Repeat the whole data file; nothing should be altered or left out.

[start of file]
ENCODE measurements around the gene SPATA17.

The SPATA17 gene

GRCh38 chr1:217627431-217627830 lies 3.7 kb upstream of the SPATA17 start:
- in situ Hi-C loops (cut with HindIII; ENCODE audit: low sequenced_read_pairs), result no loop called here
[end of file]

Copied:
ENCODE measurements around the gene SPATA17.

The SPATA17 gene

GRCh38 chr1:217627431-217627830 lies 3.7 kb upstream of the SPATA17 start:
- in situ Hi-C loops (cut with HindIII; ENCODE audit: low sequenced_read_pairs), result no loop called here